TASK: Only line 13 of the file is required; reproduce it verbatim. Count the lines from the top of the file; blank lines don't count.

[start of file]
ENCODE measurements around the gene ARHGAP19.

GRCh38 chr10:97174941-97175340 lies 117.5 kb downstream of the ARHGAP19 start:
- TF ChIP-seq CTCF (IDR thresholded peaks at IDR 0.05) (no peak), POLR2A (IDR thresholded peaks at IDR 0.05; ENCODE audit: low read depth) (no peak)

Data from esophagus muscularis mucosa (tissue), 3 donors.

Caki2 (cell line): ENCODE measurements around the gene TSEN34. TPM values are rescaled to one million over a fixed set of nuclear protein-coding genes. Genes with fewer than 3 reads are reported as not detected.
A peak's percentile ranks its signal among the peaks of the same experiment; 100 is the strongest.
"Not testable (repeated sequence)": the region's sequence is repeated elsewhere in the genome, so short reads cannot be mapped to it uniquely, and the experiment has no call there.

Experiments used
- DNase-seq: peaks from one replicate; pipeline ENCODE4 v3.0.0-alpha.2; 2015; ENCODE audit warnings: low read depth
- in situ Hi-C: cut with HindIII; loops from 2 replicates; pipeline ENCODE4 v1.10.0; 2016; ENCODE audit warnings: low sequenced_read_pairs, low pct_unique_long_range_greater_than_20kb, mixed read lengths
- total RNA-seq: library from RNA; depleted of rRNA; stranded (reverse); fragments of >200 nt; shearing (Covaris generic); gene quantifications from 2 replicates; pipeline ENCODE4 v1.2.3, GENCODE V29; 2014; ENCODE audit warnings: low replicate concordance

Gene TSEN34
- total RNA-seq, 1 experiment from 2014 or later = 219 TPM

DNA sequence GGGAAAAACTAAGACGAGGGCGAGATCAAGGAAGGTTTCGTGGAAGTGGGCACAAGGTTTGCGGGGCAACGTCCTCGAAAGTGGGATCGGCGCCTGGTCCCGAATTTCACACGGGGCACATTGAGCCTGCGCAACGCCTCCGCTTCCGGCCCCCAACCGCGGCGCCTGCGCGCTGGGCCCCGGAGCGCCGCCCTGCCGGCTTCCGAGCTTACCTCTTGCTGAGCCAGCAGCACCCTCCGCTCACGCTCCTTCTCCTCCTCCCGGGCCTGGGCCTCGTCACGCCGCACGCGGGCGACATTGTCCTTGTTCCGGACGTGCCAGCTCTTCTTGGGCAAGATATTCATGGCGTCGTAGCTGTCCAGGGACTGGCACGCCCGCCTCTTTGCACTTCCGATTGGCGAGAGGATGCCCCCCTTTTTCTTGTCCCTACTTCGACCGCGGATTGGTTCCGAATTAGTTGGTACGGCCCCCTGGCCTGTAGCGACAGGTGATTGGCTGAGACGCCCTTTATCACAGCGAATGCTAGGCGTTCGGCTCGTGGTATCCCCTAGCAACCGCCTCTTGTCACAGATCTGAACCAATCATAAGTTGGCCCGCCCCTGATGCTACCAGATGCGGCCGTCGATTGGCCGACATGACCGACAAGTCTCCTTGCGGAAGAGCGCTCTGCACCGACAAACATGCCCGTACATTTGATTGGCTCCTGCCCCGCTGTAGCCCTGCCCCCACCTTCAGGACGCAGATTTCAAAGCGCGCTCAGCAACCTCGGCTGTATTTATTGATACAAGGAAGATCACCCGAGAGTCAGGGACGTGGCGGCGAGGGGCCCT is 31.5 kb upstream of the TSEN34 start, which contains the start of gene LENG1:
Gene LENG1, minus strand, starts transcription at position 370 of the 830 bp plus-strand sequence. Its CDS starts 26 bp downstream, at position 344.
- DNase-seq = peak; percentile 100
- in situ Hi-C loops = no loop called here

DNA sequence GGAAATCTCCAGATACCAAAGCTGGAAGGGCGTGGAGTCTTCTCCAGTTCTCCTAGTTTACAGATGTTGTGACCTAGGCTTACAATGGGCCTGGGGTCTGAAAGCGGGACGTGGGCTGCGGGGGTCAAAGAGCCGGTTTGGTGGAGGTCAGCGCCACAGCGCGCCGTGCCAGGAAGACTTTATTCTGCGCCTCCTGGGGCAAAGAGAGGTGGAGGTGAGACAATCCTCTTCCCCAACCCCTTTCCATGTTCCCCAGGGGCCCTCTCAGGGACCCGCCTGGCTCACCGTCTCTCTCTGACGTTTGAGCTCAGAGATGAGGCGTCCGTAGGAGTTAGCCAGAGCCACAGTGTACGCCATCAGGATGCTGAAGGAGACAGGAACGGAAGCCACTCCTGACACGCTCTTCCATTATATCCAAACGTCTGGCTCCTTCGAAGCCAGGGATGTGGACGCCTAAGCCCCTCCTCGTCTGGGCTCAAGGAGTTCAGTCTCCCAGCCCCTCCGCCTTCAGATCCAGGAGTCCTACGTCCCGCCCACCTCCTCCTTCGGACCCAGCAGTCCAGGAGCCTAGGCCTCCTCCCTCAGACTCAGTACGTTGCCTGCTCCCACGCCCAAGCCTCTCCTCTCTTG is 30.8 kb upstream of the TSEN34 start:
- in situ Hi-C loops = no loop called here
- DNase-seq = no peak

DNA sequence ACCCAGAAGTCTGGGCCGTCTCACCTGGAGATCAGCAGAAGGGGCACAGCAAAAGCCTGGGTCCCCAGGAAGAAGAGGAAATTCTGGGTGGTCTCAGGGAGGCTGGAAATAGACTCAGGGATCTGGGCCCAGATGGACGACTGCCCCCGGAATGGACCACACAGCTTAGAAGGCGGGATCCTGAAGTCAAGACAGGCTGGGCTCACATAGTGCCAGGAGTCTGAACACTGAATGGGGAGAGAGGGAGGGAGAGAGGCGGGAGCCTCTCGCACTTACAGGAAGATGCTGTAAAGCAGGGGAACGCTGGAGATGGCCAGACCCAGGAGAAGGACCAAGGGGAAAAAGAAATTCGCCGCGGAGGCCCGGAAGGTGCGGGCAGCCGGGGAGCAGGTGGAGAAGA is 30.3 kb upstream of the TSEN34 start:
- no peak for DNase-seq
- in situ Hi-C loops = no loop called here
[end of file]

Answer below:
- total RNA-seq, 1 experiment from 2014 or later = 219 TPM